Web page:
And it came to pass, when Moses came down from mount Sinai with the two tables of testimony in Moses' hand, when he came down from the mount, that Moses knew not that the skin of his face shone while he talked with him.
All Commentaries on Exodus 34:29 Go To Exodus 34
George Leo Haydock
Horned. That is, shining, and sending forth rays of light like horns. (Challoner)
Septuagint, "encircled with glory. "St. Paul (2 Corinthians iii. 7,) says, the Hebrews could not look steadfastly at the face of Moses, on account of the glory of his countenance. Hence, he was forced to have a veil, which the apostle observes, was not taken off from the old law till Christ appeared. The Jews and heretics still read the law and the gospel with a veil over their eyes and heart, without understanding them, as they are hidden to those who perish, 2 Corinthians iv. 3. The Jews are much enraged at some Christians, who have represented Moses with horns, as if, they say, he were a devil, or his wife an adulteress. (Stacchus and Drusius.)
Hebrew, "his skin was radiant "all over his face. These rays commanded respect and awe from the people, who had before said contemptuously, Moses
the man, (chap. xxxii. 1,) as they showed that God was with him. They had not appeared before, though he had often conversed with the Lord: but now, having seen the glorious vision, they adhered to him during the remainder of his life, particularly when he enforced the obligations of the law to the people. (Haydock)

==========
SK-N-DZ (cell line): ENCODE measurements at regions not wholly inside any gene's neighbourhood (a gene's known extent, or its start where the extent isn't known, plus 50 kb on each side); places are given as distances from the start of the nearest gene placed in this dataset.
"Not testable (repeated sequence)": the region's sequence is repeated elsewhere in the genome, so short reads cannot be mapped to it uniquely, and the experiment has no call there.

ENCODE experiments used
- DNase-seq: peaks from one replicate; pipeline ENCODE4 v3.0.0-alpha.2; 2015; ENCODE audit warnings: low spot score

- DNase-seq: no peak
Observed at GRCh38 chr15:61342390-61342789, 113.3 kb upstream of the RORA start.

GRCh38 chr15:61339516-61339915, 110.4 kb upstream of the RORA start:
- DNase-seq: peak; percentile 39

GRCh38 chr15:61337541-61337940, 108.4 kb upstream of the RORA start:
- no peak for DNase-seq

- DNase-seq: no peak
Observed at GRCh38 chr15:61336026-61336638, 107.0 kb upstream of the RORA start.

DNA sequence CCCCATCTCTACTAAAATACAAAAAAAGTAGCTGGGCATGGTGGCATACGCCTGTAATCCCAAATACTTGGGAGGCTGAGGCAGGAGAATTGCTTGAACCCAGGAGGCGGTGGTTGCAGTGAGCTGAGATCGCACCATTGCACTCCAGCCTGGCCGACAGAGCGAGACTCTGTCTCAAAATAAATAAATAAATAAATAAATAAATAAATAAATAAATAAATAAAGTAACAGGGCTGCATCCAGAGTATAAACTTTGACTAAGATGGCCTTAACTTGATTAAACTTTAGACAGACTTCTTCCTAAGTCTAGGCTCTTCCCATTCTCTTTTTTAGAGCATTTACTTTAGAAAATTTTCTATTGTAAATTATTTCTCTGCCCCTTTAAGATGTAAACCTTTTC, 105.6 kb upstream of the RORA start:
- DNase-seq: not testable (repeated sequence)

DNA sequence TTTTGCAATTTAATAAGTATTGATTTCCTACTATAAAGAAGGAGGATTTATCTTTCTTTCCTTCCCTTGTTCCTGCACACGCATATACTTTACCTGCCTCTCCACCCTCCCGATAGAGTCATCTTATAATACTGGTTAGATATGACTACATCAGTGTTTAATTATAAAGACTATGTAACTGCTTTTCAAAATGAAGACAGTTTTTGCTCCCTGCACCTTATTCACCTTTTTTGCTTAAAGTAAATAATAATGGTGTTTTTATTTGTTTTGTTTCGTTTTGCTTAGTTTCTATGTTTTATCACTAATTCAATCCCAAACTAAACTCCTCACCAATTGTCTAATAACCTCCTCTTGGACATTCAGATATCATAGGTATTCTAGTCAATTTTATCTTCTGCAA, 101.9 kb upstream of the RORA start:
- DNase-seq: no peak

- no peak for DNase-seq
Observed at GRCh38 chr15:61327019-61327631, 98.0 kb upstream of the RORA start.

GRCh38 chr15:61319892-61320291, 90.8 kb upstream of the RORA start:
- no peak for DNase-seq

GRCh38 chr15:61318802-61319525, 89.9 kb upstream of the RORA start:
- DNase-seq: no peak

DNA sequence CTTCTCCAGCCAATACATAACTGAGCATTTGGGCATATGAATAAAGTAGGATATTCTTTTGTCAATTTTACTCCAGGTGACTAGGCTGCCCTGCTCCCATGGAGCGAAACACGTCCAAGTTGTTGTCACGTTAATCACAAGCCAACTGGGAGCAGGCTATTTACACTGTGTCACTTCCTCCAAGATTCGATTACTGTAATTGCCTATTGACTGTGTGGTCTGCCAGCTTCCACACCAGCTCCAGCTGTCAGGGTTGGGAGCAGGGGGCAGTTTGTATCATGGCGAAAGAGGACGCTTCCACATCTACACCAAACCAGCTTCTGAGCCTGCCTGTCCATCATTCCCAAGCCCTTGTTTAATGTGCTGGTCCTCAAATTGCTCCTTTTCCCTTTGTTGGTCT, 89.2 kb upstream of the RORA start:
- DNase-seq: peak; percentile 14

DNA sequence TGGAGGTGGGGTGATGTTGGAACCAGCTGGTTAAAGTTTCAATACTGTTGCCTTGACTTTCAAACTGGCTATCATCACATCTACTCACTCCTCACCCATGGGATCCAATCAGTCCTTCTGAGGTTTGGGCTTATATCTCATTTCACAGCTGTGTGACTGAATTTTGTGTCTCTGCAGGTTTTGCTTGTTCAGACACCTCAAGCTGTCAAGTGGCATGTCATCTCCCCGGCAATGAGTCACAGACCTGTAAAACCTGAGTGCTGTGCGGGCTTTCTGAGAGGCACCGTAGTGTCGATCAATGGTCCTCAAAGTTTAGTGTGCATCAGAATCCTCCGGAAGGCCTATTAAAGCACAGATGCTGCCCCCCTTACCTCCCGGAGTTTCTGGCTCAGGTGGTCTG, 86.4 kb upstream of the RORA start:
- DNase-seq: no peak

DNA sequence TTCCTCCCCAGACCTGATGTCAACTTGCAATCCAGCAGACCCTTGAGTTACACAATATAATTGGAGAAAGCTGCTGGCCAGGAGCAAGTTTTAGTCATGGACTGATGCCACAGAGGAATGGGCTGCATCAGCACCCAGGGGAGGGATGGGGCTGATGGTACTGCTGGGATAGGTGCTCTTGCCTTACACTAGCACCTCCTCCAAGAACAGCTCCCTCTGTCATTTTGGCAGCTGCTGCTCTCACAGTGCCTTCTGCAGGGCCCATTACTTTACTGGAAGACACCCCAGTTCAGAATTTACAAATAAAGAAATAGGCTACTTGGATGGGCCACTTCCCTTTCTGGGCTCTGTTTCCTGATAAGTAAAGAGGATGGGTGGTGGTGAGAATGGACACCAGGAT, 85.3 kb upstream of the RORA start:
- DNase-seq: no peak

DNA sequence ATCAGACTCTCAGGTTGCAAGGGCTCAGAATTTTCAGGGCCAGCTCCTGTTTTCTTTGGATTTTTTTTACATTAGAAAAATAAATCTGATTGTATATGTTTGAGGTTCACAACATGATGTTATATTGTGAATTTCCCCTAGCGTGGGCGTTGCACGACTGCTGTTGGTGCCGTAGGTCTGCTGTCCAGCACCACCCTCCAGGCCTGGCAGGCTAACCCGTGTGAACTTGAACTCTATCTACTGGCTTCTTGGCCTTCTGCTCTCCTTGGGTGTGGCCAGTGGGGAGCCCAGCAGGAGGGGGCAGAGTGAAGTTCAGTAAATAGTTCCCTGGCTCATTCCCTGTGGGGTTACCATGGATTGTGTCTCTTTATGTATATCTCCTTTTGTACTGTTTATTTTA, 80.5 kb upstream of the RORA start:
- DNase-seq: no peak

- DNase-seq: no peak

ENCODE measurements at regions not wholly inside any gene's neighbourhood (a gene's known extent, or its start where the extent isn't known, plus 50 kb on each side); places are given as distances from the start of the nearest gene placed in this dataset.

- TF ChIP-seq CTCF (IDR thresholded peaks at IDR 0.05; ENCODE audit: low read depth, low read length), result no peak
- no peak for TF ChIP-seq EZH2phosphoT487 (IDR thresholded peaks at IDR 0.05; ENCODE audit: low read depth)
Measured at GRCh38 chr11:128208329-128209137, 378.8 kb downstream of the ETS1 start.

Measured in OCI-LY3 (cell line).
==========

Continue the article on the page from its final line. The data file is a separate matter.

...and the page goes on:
The Arabs make their hair stand up like little horns, when they are about 40 years old. (Patric. ii. 4. Navig.) Homer mentions the like custom, and Diomed laughs at Paris calling him the pretty-horned. (Iliad xi.) Many of the ancient heroes and gods are represented with horns, particularly Bacchus, whose history reminds us of many particulars, which belong to Moses. He was born or educated in the confines of Egypt, was exposed on the waters, in a box; had two mothers, and very beautiful. While his army enjoyed the light, the Indians were in darkness. He was preceded by a pillar, had women in his train, dried up rivers with his thyrsus or wand, which had crawled, like a serpent (Huet.) St. Epiphanius (her. 55,) says the Idumeans adored Moses. Their idol is called Choze by Josephus, (Antiquities xviii. 11,) which may be derived from Chus, the ancestor of Sephora, as Bacchus and Iacchus may denote "the son Bar, or the god Chus "Jah-Chus, who was adored in Arabia; so that Moses, Choze, and Bacchus, probably mean the same person. Chus peopled that part of Arabia where the Hebrews sojourned, Numbers xii. 1. (Calmet)